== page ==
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Missouri Budget Slashed By $448 Million Due To Coronavirus, Education Hardest Hit

Missouri Gov. Mike Parson on Tuesday announced $50 million in federal coronavirus relief funds to be available to businesses across the state.
Jaclyn Driscoll | St. Louis Public Radio
Gov. Mike Parson signed the state budget on Tuesday, but withheld $448 million in planned spending due to the economic effects of the coronavirus.

Missouri Gov. Mike Parson announced that he signed the state budget on Tuesday but is withholding $448.8 million in order to keep it balanced after the state’s economy was ravaged by the coronavirus. 

The area hit hardest is K-12 education funding. According to the Office of Administration, $123.3 million will be withheld from the foundation formula. Higher education is expected to see the next-largest reduction in planned spending, with $27.9 million in withholds, and community colleges will see $18.4 million. 

Parson emphasized that these decisions were difficult but necessary. He said the state is expected to be $1 billion below revenue projections his office made in January. 

“Since I became governor, we spent more on public education than we have in the state’s history before this COVID-19 hit,” Parson said at a press briefing on Tuesday. “I just believe in the future if we work hard, we get the economy back going, we’ll get those education dollars back in there so we can move this state forward.” 

In total, nearly 150 areas across state government will see a reduction in planned spending. Parson also vetoed 17 items totaling roughly $11 million, which is funding that cannot be restored, unlike withheld funds. 

State budget director Dan Haug said this is “the most difficult budget” he has seen in the 25 years working on state budgets. 

“Revenues declined much quicker and sharper during this downturn than even in the Great Recession,” he said. 

Haug said that all areas of the budget were considered in deciding where money would be withheld and that almost all new spending was removed. He said putting these restrictions in place at the beginning of the year will allow departments to plan and prepare for cuts to their budget. 

“We will monitor revenues throughout the year, and if we feel confident that revenues will finish the year above our current projections, we have the ability to release some of these restrictions,” Haug said. 

The state’s roughly $35.3 billion budget was approved by lawmakers last month after a legislative session significantly shortened due to the pandemic. Democrats insisted the budget was unbalanced and over-appropriated. 

“There will be a need for additional federal funds that are unrestricted in order for us to balance this budget and to ensure that we do not see significant withholds into the next fiscal year,” said Rep. Kip Kendrick, D-Columbia, when the budget bills were passed

State Sen. Dan Hegeman, R-Cosby, disagreed with the assessment because much of the fiscal impact of the virus was still unknown.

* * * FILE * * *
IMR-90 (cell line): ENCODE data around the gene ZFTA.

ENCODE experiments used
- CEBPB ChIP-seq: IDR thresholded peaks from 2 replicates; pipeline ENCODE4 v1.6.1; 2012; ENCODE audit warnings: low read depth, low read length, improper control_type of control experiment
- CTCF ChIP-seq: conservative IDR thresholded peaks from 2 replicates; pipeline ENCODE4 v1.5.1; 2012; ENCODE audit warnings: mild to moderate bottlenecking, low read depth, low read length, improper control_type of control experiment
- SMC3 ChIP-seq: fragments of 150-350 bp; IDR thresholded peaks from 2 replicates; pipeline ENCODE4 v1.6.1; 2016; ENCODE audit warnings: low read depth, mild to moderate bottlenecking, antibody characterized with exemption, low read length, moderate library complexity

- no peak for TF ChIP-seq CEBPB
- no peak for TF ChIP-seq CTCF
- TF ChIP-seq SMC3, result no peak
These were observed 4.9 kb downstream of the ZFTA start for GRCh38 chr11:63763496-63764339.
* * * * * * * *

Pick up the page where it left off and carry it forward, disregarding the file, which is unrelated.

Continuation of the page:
“We’re working with the best information we have right now,” said Hegeman, chairman of the Appropriations Committee. “There’s a lot of things up in the air. I feel very comfortable that we came in with a responsible budget with the information we have right now.” 

Haug said the state is still looking at ways to use federal coronavirus relief funds “to invest in areas that are most critical” and will be using that funding “in the near future.” The federal money can’t be used to make up for budget shortfalls.

Coronavirus and the holiday weekend

Missouri continues to see an uptick in coronavirus cases. Surrounding states, also seeing a rise, are reinstituting some occupancy limits in stores and restaurants. Kansas is the most recent state to require using masks in public.

Despite parties at the Lake of the Ozarks making national news on Memorial Day weekend, Dr. Randall Williams, the state health director, said Tuesday that tougher restrictions aren’t necessary heading into the 4th of July weekend.

“Based on what we’re seeing at this moment in time, we think going into the weekend we don’t need to do that,” Williams said. 

He said the state supports larger cities, such as St. Louis and Kansas City, keeping tougher restrictions in place, as they’ve seen a higher number of cases. But he said that all Missourians still need to be cautious. 

“Fifty percent of people who get COVID-19 don’t know where they got it from, so if you think you can identify, the data would not support that,” Williams said. “So going into this weekend, even if you’re outside, we really, really would encourage social distancing.” 

Parson said mandating masks in Missouri won’t happen. If people feel comfortable wearing one, they should, but he said it’s important to protect personal freedoms.

The governor plans to participate in 4th of July activities and will not wear a mask unless asked, but he said he will practice social distancing. Despite several new studies underscoring that face masks help prevent the spread of the disease, Parson said use of a mask has become “a political issue in the media.”

Follow Jaclyn on Twitter: @DriscollNPR

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Jaclyn is the Jefferson City statehouse reporter for St. Louis Public Radio.